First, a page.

Well no matter how the drink was created or how crooked the politician was it was named for, this drink is smooth, sweet and gives no regrets until long after its been imbibed.  Wow, it really is a politician… in drink form.

Ward Eight Cocktail


  • 1-1/2 oz. bourbon
  • 1/2 oz. lemon juice
  • 1/2 oz. orange juice
  • 1 teaspoon grenadine


  1. Pour all the ingredients into a cocktail shaker with ice.
  2. Shake vigorously for one minute.
  3. Strain into a cocktail glass and serve.

Irish Coffee

I know, I know, this is the post you’ve been waiting for all week. After all there’s really only one thing that St. Patrick’s Day’s all about: finding a pub with an Irish name and drinking enough green beer to make you sick and then continue drinking until the wee hours of the morning.

But what if I told you that you don’t have to consume gallons and gallons of green beer in order to celebrate this holiday? What if I told you, your alcoholic beverage doesn’t even have to be green? You’d probably get down on your knees and thank God… or me… whomever you choose. It’s true. There are actually a few drinks that are perfect choices for this green holiday and they don’t have one spec of green anywhere in them. The Black and Tan is one and the Irish Coffee is another.

While the Black and Tan is slightly heavier since it’s all beer, the Irish Coffee has a lot more kick. See, it’s made with Irish whiskey, a seriously hard alcohol. Don’t get me wrong, both are good, but if you’re looking for something a little classier, the Irish Coffee is absolutely the way to go.

Believe it or not the Irish Coffee didn’t start out as a coffee drink. It was actually a tea based drink. But in 1942 Joe Sheridan, head bartender at Port of Foyne in Ireland, wanted to make the drink more attractive to Americans who flew in and out of the airport. Since he knew how much we like our coffee, he turned the classic Irish drink on its head and decided to use coffee instead of the standard tea. The chilled passengers were so happy with the concoction the Irish Coffee recipe was born. But how did that recipe make it across the pond?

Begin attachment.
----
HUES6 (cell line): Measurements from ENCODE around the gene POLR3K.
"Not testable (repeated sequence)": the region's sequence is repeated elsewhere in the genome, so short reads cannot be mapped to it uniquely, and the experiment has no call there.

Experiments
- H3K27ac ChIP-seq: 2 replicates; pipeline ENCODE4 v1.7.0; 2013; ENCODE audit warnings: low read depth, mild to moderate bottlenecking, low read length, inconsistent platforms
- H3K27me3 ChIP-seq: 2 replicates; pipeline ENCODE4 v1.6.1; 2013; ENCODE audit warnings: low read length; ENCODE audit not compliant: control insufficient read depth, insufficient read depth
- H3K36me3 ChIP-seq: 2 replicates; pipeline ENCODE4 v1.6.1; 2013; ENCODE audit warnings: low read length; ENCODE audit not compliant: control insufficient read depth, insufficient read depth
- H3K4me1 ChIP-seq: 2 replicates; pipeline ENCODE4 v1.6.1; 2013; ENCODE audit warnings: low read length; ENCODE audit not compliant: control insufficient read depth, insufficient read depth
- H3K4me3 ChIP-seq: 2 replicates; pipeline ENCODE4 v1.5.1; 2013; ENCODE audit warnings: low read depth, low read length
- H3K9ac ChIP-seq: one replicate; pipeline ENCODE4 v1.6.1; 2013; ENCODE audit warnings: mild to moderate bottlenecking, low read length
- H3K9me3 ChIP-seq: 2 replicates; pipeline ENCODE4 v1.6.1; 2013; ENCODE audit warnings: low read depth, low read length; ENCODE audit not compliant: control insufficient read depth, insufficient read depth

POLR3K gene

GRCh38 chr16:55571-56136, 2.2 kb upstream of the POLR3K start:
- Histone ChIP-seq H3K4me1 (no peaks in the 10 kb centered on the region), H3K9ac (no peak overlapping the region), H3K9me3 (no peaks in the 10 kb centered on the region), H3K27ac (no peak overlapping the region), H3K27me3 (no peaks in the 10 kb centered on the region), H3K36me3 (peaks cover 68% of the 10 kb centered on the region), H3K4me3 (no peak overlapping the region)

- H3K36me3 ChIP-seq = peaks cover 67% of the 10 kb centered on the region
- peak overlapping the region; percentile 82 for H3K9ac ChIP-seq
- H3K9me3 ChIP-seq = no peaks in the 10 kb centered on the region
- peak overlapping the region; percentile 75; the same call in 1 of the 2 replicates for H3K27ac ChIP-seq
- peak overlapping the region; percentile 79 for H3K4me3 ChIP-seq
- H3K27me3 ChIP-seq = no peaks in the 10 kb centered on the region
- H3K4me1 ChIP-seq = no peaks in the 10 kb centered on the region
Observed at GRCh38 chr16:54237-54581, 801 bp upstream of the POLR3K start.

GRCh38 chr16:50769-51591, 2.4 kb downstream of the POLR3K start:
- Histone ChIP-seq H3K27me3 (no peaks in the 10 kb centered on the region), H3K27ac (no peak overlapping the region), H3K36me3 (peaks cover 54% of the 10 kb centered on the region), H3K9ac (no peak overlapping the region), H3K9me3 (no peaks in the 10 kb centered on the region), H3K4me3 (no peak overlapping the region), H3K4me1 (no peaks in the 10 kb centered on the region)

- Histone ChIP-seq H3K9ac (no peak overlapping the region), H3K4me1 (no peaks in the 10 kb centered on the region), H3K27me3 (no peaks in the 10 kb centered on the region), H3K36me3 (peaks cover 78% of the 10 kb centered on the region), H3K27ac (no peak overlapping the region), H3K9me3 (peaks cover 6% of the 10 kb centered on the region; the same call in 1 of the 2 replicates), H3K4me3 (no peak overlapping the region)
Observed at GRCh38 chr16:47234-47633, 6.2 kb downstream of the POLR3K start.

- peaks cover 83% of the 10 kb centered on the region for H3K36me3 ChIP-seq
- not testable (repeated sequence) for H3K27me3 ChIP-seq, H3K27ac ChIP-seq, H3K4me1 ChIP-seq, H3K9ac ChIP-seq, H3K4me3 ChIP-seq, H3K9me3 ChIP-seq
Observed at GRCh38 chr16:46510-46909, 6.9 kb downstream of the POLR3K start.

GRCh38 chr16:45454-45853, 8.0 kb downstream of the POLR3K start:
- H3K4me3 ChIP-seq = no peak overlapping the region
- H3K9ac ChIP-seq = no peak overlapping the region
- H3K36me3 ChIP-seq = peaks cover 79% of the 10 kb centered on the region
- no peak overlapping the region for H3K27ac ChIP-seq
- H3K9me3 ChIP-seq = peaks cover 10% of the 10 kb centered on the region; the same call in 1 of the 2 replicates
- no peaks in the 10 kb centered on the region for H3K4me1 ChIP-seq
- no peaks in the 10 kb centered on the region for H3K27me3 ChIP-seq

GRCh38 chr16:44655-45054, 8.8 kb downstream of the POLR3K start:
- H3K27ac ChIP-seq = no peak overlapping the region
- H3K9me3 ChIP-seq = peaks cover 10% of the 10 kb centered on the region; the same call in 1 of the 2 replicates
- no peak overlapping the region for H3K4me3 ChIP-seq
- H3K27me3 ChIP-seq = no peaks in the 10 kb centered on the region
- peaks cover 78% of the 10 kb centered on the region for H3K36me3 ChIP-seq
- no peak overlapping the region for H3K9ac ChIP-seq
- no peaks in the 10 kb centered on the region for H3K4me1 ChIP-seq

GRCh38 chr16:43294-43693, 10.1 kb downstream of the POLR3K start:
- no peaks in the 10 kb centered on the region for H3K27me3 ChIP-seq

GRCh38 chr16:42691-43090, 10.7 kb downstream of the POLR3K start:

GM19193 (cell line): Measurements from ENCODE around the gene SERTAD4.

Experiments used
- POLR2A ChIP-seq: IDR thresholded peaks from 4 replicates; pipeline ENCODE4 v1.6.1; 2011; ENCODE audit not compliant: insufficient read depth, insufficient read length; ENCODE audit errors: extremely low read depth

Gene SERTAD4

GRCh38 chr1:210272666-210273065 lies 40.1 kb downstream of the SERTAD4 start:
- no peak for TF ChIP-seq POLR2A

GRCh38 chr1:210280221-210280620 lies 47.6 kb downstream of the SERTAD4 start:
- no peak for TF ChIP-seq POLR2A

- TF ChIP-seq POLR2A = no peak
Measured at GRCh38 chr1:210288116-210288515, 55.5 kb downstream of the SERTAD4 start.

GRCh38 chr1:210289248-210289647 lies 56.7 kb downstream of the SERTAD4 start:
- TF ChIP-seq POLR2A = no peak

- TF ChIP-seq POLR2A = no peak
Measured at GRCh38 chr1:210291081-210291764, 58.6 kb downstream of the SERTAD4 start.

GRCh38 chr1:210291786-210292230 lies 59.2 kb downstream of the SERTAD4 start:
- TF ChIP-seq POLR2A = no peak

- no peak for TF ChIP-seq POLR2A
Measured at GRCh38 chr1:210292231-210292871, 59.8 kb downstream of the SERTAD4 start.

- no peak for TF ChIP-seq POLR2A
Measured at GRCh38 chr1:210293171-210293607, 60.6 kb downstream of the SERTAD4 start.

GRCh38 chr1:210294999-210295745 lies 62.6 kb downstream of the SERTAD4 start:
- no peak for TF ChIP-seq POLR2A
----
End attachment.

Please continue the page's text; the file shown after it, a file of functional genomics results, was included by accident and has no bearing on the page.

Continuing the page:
In 1952 San Francisco bartender Jack Koeppler and travel writer Stanton Delaplane decided to recreate the coffee drink Stanton had sampled at Port of Foyne. After several Irish Coffee experiments gone wrong, Jack realized they had to use quality Irish whiskey and lightly whip the cream in order to recreate the original. And that’s how the American version of the Irish Coffee was born. As a matter of fact there’s a plaque on the wall outside the San Francisco bar that states the first Irish Coffee was served there.

So no matter which Irish pub you venture into on Sunday, stay away from the green beer this year and order yourself a nice strong Irish Coffee. Trust me, you’ll be very happy you decided to just wear green instead of drink it.

Irish Coffee


  • 2 tsp. brown sugar
  • 2 oz. Irish Whiskey
  • 4 oz. hot coffee
  • 1 oz. whipped cream


  1. Pour the whiskey into a clear glass coffee mug or wine goblet.
  2. Add the sugar and stir until dissolved.
  3. Add the hot coffee.
  4. Gently pour in the lightly whipped cream over a spoon so it won’t mix with the coffee. Do not stir the cream into the coffee. Serve immediately.


I know I’ve been doing a lot of citrus posts recently but that’s because they’re so abundant right now. Between the Satsuma tangerines, the Meyer lemons and those awesome blood oranges, it’s easy to have a different citrus every night and still not have tried them all. Which brings me to this week’s cocktail. The screwdriver – a true classic.

Much like the mimosa, the screwdriver is an ideal choice for brunch because one of its two ingredients is orange juice. But unlike the mimosa, this cocktail has a little more punch as it’s made with vodka instead of champagne.

Now I know you’re used to seeing an orange screwdriver as the classic is made with Valencia oranges, but I wanted to give my screwdriver a makeover. My cocktail is pink because I chose to use those wonderfully sweet blood oranges currently available instead of the standard Valencia. So while my screwdriver may be a cocktail of a different color, it’s still just as tasty as the classic you remember.

Although the blood orange version hasn’t been around for very long, the original screwdriver has been around since the early 50’s. It supposedly got its name because American engineers were seen surreptitiously adding vodka to their cans of orange juice and stirring them with, yup you guessed it, screwdrivers. But what I found especially interesting were all the variations that could come from so simple a cocktail.